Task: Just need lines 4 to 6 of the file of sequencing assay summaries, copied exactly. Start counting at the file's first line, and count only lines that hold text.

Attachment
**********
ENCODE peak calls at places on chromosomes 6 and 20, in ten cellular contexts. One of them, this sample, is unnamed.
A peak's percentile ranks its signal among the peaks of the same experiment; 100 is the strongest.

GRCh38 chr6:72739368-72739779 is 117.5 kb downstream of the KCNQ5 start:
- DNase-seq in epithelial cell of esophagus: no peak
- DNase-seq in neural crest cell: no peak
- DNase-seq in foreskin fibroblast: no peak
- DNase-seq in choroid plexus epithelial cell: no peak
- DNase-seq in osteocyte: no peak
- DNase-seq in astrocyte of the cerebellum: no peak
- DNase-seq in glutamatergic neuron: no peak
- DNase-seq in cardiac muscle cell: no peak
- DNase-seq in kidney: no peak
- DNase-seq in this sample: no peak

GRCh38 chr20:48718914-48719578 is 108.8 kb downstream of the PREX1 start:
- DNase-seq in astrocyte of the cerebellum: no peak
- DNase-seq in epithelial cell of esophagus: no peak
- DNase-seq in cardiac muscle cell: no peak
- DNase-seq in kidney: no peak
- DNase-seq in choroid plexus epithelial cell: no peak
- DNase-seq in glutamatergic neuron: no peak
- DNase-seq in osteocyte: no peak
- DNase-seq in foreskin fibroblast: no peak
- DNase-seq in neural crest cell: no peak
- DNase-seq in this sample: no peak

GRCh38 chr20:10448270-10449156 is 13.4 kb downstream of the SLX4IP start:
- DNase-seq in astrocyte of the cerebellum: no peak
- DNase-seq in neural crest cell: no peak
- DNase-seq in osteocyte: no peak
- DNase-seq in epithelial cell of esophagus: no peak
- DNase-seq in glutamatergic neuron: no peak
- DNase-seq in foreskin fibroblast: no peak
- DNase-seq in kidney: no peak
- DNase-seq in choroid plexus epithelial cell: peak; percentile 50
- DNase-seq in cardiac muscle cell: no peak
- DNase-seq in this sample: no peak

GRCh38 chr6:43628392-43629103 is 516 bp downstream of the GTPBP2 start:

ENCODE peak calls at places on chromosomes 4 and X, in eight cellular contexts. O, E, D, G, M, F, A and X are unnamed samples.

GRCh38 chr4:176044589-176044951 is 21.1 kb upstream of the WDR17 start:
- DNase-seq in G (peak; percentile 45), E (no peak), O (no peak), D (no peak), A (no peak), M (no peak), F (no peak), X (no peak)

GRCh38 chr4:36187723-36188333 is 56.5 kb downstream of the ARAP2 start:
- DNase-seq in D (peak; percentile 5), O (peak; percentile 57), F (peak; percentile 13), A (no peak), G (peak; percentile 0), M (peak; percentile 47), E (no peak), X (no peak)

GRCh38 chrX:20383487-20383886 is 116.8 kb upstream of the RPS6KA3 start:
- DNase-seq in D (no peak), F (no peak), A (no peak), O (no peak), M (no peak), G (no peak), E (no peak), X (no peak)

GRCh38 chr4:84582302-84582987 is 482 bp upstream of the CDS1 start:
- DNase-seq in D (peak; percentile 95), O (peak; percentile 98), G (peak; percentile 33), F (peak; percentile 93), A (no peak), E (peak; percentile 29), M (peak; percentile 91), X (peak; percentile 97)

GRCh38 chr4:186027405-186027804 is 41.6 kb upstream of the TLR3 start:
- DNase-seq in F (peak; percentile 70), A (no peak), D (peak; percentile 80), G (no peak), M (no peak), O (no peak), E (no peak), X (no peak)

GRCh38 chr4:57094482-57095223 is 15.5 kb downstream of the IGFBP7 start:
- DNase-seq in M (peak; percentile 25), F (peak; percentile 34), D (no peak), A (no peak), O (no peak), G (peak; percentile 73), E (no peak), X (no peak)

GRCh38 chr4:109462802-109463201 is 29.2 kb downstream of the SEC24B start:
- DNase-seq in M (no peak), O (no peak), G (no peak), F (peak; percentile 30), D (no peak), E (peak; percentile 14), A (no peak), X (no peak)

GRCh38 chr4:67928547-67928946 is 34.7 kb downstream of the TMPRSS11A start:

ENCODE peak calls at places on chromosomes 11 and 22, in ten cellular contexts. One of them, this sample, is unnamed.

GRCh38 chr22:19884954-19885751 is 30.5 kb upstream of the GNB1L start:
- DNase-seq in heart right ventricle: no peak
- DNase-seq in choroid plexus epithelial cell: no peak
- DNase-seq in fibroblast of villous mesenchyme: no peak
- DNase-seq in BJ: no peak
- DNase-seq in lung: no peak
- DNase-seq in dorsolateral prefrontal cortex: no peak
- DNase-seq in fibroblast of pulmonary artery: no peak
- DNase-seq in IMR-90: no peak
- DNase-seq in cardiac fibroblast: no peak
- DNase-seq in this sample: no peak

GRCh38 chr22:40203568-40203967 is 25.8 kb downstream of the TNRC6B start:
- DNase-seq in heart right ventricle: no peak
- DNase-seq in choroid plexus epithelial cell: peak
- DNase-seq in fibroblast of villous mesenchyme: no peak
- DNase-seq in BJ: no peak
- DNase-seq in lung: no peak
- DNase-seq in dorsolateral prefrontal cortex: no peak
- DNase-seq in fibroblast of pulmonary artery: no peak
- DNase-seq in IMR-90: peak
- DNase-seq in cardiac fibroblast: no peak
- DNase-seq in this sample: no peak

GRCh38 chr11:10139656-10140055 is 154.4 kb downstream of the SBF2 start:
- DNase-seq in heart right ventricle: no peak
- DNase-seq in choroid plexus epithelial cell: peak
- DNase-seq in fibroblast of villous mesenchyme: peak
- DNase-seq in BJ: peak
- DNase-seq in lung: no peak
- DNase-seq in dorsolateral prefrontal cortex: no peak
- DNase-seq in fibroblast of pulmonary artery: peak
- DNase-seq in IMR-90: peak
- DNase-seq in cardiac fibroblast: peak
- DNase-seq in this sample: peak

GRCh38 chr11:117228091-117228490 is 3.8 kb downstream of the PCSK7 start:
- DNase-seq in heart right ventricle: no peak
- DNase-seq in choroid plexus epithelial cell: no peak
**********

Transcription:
- DNase-seq in epithelial cell of esophagus: no peak
- DNase-seq in neural crest cell: no peak
- DNase-seq in foreskin fibroblast: no peak